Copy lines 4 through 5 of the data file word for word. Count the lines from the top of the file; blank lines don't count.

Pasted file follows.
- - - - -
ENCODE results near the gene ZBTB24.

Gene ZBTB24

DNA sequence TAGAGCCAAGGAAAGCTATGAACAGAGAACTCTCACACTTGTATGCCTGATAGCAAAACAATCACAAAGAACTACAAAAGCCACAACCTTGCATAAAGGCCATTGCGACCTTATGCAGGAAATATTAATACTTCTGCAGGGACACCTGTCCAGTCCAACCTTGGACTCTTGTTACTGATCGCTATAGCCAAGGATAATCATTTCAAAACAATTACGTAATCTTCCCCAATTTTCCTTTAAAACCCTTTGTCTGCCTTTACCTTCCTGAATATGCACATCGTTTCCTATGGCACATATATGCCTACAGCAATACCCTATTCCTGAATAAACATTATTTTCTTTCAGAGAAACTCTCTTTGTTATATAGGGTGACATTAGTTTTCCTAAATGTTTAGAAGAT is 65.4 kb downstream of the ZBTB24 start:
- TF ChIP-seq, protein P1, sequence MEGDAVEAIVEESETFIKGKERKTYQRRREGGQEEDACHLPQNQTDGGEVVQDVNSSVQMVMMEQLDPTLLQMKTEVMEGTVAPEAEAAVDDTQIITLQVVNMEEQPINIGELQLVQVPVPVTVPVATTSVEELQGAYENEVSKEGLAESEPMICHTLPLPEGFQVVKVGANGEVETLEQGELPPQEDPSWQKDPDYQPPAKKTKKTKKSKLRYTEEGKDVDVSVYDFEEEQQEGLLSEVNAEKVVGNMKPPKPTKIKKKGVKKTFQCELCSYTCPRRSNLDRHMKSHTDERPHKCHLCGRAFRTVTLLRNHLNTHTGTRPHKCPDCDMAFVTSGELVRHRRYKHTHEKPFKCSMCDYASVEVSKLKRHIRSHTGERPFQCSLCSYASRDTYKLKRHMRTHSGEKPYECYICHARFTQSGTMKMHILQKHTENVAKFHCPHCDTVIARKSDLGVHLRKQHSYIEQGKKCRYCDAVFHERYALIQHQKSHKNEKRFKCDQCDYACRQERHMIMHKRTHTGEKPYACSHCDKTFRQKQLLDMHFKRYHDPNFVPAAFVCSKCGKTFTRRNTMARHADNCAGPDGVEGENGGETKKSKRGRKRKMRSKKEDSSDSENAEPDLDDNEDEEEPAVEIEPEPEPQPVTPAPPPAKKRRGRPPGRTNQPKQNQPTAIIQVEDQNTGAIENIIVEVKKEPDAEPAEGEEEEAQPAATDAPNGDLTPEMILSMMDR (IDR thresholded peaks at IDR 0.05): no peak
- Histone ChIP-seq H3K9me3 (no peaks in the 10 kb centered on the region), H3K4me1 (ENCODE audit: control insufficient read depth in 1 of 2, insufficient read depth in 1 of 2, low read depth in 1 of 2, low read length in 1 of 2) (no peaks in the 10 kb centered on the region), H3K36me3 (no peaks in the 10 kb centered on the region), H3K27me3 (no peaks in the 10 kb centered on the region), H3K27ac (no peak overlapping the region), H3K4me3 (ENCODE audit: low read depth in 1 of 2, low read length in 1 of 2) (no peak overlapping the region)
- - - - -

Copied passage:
- TF ChIP-seq, protein P1, sequence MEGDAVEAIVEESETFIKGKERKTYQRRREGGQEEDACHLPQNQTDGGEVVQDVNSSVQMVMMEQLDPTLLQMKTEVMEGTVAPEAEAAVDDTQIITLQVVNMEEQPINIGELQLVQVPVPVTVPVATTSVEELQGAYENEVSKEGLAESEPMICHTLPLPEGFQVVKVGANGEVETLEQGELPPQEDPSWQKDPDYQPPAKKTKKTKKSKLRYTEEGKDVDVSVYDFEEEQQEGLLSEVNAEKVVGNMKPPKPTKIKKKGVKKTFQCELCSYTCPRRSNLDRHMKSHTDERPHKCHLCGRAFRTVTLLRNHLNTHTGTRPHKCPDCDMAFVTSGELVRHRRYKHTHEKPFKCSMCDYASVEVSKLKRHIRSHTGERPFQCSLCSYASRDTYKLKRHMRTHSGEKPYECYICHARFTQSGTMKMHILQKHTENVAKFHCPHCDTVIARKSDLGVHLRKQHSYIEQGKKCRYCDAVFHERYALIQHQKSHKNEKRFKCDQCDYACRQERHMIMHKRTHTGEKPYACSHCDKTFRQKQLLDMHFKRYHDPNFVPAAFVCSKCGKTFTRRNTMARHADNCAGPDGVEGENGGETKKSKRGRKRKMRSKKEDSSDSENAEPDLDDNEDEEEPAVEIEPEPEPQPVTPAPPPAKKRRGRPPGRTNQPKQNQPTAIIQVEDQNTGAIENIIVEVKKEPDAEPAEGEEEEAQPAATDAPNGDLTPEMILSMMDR (IDR thresholded peaks at IDR 0.05): no peak
- Histone ChIP-seq H3K9me3 (no peaks in the 10 kb centered on the region), H3K4me1 (ENCODE audit: control insufficient read depth in 1 of 2, insufficient read depth in 1 of 2, low read depth in 1 of 2, low read length in 1 of 2) (no peaks in the 10 kb centered on the region), H3K36me3 (no peaks in the 10 kb centered on the region), H3K27me3 (no peaks in the 10 kb centered on the region), H3K27ac (no peak overlapping the region), H3K4me3 (ENCODE audit: low read depth in 1 of 2, low read length in 1 of 2) (no peak overlapping the region)